Hakku initiative is a team of six people, who identify and visit risk-prone areas and pushes them towards solutions.

Hakku initiative team speaking to the residents about the issues of the people By Arrangement
Features Human Interest Friday, July 16, 2021 - 20:31

It's difficult for any Hyderabadi to forget the rains that wreaked havoc in October 2020 in most parts of the city. While some lost their lives, others suffered loss of property due to the flooding. This has made many of them afraid of the rain. Now, with the arrival of the monsoon, those fears come true all over again as the city has been hit by heavy rainfall which has resulted in flooding this week. The south-west monsoon in Telangana arrives by mid-June and lasts till early October. This year, several districts have witnessed rainfall since June and the state has recorded 50% excess rainfall.

In such a situation, it's important to find out if Hyderabad is ready for the monsoon. Whether the Greater Hyderabad Municipal Corporation (GHMC) was planning to take concrete steps for the monsoon or not, a group of individuals came up with the 'Hakku Initiative' ('hakku' means 'right') on behalf of the Institute of Perception Studies (IPS), a nonprofit organisation based in Delhi. The Hakku Initiative team, working from Hyderabad, has been asking the question since May, visiting the most vulnerable areas and showcasing their problems to the concerned authorities, and pushing the officials towards a solution.

Last year, soon after the floods, the team and the IPS did a survey on the impact of the floods and the adequacy of relief measures from the government in November 2020. According to the result, about 77.4% faced financial loss, but 43.7% of this number did not have any possibility of a recovery. Adding to their woes, the city was under lockdown for most part of the year, pushing them further into financial distress.

Dr Kota Neelima, author and former journalist, who is also the director of IPS, says that the 2020 rains have left a long-lasting impact on her mind, with a lot of people and their homes and businesses being devastated by the floods. “We have been doing interviews of people who were affected by the floods and most of them are still in fear of the rain and are raging in anger and doubt, whether they will be safe or not this time. They have been wondering if they will be able to recover from the financial loss, given the pandemic situation," she says.

She adds that due to poor drainage systems and naalas not being repaired in time, there were also instances of children losing their lives. It may be recalled that in September 2020, a 12-year-old girl was found missing and later her body was recovered from a drain. Nearly a year later, a seven-year-old boy fell into an open naala and died in June 2021. “Hyderabad being such a developed and modern city, we should not let our children die due to heavy rains or open naalas. This is unacceptable. If timely measures are taken, such incidents can be avoided,” says Neelima.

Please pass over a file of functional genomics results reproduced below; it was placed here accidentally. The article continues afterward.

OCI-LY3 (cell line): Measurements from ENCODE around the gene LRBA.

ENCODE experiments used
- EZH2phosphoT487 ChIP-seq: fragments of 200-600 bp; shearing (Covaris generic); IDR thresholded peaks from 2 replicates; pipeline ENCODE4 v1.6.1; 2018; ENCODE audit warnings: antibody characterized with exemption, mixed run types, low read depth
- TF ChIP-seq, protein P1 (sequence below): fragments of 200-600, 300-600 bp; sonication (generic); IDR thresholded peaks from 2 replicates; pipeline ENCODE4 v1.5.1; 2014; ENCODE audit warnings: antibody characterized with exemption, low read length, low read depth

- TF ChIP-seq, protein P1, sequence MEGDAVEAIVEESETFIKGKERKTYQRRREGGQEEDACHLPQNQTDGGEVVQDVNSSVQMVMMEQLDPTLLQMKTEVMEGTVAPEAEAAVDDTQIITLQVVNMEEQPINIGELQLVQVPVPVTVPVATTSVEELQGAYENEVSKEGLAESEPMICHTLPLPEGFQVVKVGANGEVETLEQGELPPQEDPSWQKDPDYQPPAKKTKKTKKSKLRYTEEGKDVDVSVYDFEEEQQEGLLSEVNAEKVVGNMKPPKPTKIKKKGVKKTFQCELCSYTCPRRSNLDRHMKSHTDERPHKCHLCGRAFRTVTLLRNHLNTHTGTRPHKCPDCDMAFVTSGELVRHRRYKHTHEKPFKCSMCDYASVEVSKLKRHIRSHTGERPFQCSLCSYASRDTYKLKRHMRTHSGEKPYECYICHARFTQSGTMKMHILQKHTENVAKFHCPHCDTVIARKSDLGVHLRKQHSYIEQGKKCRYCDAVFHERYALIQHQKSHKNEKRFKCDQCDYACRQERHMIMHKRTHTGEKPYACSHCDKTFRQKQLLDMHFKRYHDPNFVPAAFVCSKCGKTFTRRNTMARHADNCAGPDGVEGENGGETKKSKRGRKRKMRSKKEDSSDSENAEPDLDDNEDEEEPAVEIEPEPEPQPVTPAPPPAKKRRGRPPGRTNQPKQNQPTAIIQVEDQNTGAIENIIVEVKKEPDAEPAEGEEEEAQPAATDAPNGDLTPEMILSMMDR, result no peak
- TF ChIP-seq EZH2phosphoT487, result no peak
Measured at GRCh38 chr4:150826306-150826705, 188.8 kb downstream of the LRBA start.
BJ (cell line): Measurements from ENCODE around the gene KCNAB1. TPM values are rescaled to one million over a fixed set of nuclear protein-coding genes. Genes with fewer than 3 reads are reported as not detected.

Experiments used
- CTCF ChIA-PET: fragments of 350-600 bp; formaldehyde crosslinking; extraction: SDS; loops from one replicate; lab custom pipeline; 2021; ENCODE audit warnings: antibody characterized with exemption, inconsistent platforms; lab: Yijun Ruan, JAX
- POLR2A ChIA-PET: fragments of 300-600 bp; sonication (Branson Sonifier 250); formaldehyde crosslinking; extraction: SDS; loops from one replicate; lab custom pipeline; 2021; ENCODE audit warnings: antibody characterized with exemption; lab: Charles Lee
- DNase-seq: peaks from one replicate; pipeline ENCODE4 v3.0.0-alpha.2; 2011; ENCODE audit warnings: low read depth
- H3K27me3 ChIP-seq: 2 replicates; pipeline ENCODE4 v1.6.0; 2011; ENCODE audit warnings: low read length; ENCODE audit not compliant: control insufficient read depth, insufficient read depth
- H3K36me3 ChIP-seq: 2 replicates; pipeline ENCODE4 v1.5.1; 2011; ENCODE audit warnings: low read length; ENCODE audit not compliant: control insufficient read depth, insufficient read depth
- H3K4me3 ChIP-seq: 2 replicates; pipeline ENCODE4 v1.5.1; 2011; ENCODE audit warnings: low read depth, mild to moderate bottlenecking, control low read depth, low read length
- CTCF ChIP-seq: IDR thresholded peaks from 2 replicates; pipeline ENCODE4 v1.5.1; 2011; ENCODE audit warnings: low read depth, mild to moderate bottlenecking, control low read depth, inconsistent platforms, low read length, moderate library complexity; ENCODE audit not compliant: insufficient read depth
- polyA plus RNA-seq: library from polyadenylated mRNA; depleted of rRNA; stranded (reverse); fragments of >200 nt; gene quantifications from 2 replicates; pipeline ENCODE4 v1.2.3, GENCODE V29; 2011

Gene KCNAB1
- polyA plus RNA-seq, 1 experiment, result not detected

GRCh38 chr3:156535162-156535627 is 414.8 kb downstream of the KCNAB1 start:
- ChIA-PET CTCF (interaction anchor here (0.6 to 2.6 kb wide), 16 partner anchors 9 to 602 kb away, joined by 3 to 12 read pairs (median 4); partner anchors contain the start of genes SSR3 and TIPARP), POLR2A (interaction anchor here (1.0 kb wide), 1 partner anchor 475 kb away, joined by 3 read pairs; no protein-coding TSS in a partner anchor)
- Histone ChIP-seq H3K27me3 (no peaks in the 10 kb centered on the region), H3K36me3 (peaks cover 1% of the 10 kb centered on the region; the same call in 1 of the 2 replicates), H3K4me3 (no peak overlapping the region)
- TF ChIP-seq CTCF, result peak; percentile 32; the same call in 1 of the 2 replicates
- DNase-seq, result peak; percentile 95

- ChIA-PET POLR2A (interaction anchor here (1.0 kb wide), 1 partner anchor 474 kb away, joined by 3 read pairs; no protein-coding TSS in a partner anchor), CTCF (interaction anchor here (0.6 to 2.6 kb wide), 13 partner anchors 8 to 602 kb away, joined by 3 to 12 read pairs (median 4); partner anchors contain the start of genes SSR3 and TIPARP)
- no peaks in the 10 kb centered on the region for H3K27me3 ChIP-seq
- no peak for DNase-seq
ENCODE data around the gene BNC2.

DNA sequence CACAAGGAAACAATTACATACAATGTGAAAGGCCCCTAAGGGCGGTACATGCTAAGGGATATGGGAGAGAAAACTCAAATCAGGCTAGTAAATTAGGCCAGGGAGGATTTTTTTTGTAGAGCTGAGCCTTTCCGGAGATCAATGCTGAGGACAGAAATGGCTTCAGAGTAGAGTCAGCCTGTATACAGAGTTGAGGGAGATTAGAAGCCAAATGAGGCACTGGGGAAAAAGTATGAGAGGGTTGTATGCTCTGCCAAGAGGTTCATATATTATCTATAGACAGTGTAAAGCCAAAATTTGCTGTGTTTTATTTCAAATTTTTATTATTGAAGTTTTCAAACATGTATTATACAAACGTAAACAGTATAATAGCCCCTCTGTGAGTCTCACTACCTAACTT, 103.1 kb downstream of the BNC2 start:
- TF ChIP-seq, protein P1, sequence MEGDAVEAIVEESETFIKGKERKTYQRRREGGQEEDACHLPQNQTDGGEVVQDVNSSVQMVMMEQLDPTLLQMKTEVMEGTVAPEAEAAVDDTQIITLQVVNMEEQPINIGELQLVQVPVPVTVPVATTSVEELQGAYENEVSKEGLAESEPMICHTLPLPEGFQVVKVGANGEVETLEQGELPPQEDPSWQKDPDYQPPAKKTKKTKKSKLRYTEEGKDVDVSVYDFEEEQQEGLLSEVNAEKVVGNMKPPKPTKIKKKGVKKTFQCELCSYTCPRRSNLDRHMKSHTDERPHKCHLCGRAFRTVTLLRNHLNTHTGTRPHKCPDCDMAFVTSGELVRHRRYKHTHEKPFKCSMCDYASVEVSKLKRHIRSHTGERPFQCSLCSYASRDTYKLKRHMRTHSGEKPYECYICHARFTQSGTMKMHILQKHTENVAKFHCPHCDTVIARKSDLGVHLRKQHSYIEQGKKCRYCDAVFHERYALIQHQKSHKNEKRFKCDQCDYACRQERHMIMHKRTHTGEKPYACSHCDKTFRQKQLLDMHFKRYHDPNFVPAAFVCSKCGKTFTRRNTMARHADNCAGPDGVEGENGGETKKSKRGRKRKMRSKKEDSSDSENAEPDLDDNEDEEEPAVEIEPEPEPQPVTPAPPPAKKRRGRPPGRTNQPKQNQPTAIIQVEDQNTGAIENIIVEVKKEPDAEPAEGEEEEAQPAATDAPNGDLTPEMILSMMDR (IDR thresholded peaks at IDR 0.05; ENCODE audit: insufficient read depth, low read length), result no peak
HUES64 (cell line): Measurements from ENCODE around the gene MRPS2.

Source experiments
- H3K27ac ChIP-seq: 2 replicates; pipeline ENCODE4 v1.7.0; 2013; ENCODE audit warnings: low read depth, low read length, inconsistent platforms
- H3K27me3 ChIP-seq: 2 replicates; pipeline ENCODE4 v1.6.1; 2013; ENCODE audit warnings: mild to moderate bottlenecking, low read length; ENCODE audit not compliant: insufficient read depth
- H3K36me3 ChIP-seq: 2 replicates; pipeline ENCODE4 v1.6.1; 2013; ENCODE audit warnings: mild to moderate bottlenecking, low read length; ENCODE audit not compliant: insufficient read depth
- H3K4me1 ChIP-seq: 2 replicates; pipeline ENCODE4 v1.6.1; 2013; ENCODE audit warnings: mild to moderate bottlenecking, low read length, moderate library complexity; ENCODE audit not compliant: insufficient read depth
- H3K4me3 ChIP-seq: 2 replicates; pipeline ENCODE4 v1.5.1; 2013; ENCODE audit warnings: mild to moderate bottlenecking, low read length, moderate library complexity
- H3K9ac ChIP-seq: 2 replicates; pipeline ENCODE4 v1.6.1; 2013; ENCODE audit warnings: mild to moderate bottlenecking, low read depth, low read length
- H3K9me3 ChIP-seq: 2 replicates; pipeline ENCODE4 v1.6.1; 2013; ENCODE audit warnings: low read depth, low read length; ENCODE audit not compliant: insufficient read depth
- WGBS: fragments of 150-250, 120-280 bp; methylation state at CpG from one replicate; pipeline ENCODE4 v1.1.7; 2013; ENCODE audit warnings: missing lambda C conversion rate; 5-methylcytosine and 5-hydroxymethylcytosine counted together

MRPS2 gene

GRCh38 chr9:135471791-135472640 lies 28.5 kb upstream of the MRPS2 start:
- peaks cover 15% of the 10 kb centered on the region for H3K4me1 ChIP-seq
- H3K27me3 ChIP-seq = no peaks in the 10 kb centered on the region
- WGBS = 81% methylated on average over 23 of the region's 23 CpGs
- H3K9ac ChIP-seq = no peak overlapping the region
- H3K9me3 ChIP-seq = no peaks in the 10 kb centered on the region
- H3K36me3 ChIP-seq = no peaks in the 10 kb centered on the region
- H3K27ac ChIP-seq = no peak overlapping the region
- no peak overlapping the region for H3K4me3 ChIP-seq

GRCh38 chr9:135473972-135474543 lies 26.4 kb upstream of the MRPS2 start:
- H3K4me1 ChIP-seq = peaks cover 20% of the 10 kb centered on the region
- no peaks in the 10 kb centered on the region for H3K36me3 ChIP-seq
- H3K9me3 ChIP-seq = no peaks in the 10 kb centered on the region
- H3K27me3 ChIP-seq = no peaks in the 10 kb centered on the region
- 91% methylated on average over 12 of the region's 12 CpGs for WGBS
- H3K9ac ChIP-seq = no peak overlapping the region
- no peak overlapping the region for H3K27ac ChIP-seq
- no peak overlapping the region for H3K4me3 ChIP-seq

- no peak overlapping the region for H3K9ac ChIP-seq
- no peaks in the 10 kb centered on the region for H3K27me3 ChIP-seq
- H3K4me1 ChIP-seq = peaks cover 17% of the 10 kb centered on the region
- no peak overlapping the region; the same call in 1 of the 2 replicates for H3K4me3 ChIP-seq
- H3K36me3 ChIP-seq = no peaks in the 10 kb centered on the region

Identifying all such vulnerable places, a team of six people who are well aware of the city’s topography, have been making visits to such areas that are likely to be most affected by the rains as per the IMD (Indian Meteorological Department). The team researches the ground situation and posts about it on social media, tagging the concerned people and requesting them to resolve the issues as soon as possible. They also do regular follow-ups on what has to be done.

The team is as of now covering areas under Hyderabad and GHMC limits, and is concentrating mostly on the flood-prone locations, areas dealing with drainage issues and garbage accumulation, high risk densely populated areas, lake areas, and the Musi riverbed (which was the worst affected last year, according to the team).

The team does two rounds in a high risk area, splitting themselves into groups. The first team makes the visit at around 8 am to assess the preparedness and speaks to people about their problems with respect to commuting, daily work etc. They also do a second round at 11 pm to check the progress and assess risks for citizens due to rains at night.

So far, the team has kept a close watch over 50 areas and they have dealt with about 100 complaints of various kinds, from safety and sanitation to property damage.

The Hakku Initiative's tweets are also being followed by the authorities. GHMC Mayor Vijayalakshmi has been actively replying to the concerns expressed and directing officials to take action.

The team says that they started the 'Is Hyderabad ready for the monsoon' campaign two months ahead of the rains, with the objective of finding solutions to flooding during the monsoon, and reducing the risk of damage.

Kota Neelima says that they have been receiving requests from hundreds of residents from several other areas in Hyderabad. The team then visits the area to review the situation, assess the risk and post about it on Twitter. She adds, "There is also a fear among the residents to post on social media or be open about their issues, but this is their hakku/right. Access to clean and safe surroundings is a basic right that they should fight for by opening up.”

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